Incest Survivors Anonymous is an oddity to me. It started in 1980, just a shade before Survivors of Incest Anonymous. The two groups have nearly the same name. They both use the same twelve steps and twelve traditions, for the same purpose.

And what a specific purpose. As I write this, there are no twelve-step groups that are specifically for recovery from emotional abuse, domestic violence, physical abuse, neglect.... But there are at least three that specifically focus on child sexual abuse (apparently there's an Incest Anonymous as well) and one of them (SIA) merged with a fourth (Sexual Abuse Anonymous) back in 1989. There is also a Canadian program called Sexual Assault Recovery Anonymous, which is a non-profit society that does outreach and group therapy for sexual assault using the twelve-step model without actually being a twelve-step program.

This is not so terribly unusual; there are at least six different programs for dealing with sex and love addiction, and at least eight for issues with food. The subtle differences that distinguish ISA are as follows:

  • It was founded July 15, 1980, which may make it the first incest-related twelve-step group to emerge.
  • It began in Long Beach, California, over three thousand miles from its eventual counterparts.
  • All its meetings are open to teens, where SIA is closed to teens unless otherwise specified because they were founded in a state where everyone is a mandatory reporter.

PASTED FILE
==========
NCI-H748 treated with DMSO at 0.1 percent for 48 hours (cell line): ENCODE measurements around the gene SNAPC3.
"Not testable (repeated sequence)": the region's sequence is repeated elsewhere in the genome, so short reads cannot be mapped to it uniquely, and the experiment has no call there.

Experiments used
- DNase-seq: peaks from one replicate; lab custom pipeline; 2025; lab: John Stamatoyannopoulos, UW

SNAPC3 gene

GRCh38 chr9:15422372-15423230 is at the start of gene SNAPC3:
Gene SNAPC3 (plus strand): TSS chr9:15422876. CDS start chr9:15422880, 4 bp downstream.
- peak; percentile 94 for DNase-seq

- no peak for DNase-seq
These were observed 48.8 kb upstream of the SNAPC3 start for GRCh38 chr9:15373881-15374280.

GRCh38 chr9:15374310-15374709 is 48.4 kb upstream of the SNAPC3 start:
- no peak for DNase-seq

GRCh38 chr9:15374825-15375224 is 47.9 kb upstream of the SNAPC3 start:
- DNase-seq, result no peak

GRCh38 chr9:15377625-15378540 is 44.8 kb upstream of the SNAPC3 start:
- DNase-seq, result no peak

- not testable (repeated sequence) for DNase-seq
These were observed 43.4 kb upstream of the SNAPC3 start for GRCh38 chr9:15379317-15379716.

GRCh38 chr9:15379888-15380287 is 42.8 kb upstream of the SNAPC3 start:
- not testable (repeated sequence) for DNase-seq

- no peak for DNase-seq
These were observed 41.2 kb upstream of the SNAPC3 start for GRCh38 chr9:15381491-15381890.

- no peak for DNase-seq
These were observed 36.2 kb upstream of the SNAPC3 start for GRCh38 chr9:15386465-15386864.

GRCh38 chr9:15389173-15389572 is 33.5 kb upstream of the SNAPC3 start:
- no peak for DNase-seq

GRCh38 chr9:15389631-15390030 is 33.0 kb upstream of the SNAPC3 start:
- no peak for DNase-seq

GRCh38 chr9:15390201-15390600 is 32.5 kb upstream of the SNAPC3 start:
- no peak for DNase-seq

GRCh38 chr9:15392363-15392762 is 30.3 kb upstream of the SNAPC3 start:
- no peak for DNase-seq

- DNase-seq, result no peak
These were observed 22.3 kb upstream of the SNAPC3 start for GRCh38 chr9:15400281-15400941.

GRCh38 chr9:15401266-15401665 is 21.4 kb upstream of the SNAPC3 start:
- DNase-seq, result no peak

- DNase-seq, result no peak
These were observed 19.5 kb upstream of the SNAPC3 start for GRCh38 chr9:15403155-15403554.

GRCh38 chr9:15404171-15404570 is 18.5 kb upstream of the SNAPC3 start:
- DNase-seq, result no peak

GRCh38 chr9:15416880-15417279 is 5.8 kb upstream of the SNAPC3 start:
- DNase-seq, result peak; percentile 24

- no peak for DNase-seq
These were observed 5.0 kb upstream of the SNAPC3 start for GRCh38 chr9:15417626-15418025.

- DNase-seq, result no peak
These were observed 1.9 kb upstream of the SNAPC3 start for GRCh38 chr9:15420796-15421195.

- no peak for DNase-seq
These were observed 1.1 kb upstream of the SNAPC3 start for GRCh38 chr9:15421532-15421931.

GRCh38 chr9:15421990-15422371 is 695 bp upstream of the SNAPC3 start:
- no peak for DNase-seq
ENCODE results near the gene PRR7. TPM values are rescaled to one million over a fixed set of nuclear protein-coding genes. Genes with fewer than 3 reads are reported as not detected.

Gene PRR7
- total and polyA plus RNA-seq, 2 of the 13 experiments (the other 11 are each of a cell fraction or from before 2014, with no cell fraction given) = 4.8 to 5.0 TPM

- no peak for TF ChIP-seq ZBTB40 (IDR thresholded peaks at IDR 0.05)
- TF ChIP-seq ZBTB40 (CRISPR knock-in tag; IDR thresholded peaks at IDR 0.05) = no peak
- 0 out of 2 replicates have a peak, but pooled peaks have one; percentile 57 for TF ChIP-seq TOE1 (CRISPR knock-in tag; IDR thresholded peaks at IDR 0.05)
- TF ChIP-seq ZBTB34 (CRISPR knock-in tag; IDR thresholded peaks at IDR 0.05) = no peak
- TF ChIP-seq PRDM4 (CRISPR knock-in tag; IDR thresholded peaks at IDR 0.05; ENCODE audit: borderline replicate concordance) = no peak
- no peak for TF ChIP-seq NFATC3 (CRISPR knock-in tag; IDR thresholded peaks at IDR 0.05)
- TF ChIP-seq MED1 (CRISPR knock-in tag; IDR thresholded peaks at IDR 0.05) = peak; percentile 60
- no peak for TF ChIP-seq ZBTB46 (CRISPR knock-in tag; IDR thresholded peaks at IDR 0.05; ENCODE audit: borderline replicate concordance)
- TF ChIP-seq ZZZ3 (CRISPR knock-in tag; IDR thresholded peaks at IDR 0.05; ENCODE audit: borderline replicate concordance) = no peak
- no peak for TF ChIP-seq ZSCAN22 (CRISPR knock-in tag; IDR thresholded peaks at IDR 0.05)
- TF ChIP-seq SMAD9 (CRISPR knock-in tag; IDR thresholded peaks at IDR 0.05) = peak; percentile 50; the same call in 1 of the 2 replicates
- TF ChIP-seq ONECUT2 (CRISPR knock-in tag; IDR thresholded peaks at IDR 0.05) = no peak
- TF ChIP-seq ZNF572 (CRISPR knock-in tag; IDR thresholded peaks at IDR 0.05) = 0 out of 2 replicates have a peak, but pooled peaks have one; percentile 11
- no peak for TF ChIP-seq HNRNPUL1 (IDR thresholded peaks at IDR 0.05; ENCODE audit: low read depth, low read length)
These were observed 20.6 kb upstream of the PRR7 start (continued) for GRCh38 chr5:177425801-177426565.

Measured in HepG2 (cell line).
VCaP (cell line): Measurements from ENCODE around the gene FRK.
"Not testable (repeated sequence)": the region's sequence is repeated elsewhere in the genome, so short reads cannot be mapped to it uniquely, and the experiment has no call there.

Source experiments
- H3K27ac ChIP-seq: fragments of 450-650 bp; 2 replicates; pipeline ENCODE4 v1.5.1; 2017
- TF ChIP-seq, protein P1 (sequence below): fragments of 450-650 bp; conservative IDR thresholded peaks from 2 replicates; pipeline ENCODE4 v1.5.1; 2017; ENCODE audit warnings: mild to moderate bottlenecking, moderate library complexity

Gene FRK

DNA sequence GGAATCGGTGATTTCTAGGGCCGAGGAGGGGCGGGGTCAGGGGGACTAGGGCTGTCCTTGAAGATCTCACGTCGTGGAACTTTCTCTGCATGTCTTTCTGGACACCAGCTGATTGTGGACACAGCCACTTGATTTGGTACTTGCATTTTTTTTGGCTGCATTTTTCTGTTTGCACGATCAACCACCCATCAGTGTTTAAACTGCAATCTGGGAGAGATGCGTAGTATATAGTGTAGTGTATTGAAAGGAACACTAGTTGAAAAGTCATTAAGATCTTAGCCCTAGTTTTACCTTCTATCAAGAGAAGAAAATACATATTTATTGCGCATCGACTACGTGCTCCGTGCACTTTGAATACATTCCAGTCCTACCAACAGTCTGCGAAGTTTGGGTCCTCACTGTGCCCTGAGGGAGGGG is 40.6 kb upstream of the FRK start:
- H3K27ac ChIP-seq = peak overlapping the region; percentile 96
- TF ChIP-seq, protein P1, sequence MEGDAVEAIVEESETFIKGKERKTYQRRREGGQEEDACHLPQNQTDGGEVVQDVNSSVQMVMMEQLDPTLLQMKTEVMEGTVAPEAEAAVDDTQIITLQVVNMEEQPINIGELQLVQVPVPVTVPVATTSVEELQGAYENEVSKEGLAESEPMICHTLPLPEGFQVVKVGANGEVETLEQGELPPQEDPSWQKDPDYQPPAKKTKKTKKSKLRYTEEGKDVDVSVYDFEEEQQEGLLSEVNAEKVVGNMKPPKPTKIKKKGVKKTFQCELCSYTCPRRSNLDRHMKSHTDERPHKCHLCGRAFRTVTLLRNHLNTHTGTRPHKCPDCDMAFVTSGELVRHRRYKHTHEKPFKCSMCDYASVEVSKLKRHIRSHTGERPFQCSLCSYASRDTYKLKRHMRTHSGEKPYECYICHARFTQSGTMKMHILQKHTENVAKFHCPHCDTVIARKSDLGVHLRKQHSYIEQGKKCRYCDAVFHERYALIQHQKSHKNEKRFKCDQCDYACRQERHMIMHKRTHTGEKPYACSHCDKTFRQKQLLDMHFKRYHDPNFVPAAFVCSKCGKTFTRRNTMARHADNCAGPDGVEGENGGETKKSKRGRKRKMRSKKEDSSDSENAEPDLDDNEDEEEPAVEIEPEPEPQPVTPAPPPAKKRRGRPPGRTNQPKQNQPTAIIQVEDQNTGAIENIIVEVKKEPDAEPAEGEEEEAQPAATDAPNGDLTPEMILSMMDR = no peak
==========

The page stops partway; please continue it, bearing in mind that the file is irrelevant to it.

• No one who has ever perpetrated sexual abuse or identifies as a Satanist is allowed at any ISA meetings. (Which is a violation of the third tradition, which states that "the only requirement for I.S.A. membership is a desire to stop being an incest victim and become in incest survivor.")
  • None of their meetings are listed online, nor do they have an email contact. Interested parties have to call a Long Beach phone number or write a letter to their post office box, and wait for information.
  • Where SIA defines incest in one simple statement, as any overt or covert sexual contact with a child, ISA has a lengthy and detailed statement. It amounts to the same thing, but lists every possible relationship from parent to postal worker and every kind of sexual contact they could think of.
  • While other incest-related groups like SIA have struggled with fear around listing their meetings publicly, ISA takes it a step further. Not only do they not list meetings, but the copyright statement on each page asks people not to link to their site.

    And yes, they do indeed consider incest to be any sexual contact with any child, not just a close blood relative. The idea behind it is that in their experience, while living with an abuser causes its own problems, the betrayal of a child's trust by sexualizing them in some way causes a broad range of serious harm no matter who causes it.

    The program's language is powerful, and many ISA-turned-SIA meetings retain the readings they got from ISA. Their meeting scripts talk about sharing our experience, strength, and hope in order to "face the reality of our memories, walking through them to the other side, learning to love and nurture the hurt little child or children within us." They talk about respecting the people in multiple systems, and learning to live in "safety, peace, and serenity." But whether the program can survive with so little outreach remains to be seen.

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